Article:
TBS visited Qatar to touch base with the granddaddy of the Arab all-news satellite channels, al-Jazeera, which, at seven years of age and with much water (and a fair amount of blood) under the bridge, is in a reflective mood. A lot has changed since Al Jazeera first showed the world how different television in Arabic could be. Other Arabsats have been founded, but Adnan Sharif, Al Jazeera's interim manager, sees them more as copy cats than serious competition, imitators of what Al Jazeera pioneered in a process that Sharif describes as "the Al Jazeera effect"(see Interview with Adnan Sharif); and Al Jazeera itself continues to expand, with a new bureau opened in Kuala Lumpur, and Japan and Kenya under consideration. The channel still comes under pressure (a cameraman was arrested late September in Iraq, one of more than ten to have been detained-and later released- since the war began) but Sharif also thinks that there is "more understanding of our position." Editor-in-chief Ibrahim Helal provided an example of the mechanics of Coalition discrimination against the channel in Iraq and reporter Amr El-Kahky fleshed this out with a glimpse of how Al Jazeera, as "a channel with a reputation" was treated in the field (see Interview with Ibrahim Helal and Amr El-Kahky). Echoing Sharif's point about "the Al Jazeera effect," Yosri Fouda, the channel's London bureau chief (interviewed on a recent visit to Cairo, see Interview with Yosri Fouda), "[doesn't] assess Al Jazeera by what's on its screens but what it's forced others to have on theirs." In any event, when Hollywood puts you in the same line-up with CNN, BBC, Fox, ABC, CBS, NBC, as happened in the recent movie "The Core" (see Interview with Adnan Sharif), you know you've come a long way in those seven short years. TBS was in Qatar on October 5, 2003.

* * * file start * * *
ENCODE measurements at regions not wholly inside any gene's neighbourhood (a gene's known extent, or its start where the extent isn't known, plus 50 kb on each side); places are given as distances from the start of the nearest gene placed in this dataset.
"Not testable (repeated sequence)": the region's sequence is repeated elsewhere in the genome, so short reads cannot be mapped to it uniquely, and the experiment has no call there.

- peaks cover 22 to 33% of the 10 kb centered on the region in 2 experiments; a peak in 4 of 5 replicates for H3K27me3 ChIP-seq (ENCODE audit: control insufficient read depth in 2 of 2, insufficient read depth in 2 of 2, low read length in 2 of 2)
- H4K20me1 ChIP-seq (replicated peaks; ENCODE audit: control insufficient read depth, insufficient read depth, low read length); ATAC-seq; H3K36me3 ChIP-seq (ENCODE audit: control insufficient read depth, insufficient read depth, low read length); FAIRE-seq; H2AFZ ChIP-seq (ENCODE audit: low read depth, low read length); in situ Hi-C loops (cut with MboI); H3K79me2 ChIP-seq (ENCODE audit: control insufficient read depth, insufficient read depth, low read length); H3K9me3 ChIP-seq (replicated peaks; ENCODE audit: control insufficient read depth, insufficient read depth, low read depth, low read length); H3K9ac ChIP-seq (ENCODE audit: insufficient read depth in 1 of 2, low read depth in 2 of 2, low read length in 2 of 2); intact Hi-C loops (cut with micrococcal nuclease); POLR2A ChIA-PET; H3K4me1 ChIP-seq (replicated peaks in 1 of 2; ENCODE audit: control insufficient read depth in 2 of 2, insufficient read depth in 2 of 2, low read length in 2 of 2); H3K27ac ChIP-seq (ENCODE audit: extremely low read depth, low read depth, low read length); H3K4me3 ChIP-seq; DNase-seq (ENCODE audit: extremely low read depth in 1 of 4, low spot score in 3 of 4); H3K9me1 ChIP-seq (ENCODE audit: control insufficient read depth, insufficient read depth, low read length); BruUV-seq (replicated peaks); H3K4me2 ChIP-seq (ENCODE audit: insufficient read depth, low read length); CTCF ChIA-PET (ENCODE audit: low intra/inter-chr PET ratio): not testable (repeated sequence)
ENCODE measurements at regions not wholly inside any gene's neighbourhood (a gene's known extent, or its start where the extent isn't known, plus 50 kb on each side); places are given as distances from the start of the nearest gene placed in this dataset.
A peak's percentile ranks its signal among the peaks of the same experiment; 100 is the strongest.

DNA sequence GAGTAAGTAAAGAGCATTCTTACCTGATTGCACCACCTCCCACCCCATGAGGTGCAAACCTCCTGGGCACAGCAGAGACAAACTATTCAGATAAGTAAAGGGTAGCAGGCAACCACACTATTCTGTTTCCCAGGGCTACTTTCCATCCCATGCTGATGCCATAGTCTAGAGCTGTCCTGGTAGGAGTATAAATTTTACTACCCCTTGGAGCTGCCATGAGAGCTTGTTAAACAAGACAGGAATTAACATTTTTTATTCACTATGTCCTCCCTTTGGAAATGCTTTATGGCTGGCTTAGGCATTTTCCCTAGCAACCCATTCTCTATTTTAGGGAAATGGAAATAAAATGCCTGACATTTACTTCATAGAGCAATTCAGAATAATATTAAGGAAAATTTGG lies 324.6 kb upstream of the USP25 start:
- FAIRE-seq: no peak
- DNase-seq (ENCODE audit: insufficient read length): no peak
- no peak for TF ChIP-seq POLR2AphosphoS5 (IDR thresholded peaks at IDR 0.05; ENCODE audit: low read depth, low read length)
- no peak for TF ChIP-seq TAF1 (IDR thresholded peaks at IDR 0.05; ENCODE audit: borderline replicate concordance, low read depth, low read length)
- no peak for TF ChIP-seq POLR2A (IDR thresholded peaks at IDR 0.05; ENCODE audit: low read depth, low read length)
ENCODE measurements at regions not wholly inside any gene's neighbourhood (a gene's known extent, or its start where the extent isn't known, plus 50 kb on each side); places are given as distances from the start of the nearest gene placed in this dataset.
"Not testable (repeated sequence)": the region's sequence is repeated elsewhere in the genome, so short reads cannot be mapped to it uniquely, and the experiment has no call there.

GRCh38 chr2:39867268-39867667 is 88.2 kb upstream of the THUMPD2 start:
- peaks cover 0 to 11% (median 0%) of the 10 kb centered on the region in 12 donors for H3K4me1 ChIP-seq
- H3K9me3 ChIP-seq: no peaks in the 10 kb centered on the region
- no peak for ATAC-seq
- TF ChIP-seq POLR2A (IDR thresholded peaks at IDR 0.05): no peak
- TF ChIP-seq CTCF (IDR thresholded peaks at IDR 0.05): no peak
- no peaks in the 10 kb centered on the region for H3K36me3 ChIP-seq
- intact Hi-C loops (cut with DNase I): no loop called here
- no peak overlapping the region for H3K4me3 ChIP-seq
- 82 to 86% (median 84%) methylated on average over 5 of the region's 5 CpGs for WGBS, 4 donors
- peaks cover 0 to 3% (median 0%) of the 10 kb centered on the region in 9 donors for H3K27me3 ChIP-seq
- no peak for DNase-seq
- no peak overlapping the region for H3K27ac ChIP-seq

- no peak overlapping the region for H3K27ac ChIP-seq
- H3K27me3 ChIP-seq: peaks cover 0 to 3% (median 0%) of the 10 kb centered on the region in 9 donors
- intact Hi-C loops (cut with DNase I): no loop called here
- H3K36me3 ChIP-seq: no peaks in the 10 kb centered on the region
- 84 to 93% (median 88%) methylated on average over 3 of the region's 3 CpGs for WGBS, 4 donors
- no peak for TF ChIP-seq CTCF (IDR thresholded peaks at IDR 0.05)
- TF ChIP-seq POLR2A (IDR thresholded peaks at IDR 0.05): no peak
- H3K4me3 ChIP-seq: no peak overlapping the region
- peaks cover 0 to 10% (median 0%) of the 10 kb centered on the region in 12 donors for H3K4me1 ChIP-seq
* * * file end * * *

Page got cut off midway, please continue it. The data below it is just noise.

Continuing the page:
Dr. Rasha Abdulla, associate professor in the Department of Journalism and Mass Communication at the American University in Cairo speaks with us about her work on big data, social media and the Egyptian Revolution. Together with a group of scholars from the University of Amsterdam, Dr. Abdulla conducted big data research using the contents of the “We Are All Khaled Said” Facebook page. Dr. Abdulla was lead on an article investigating the role of the page as a venue for lessons in democratic participation.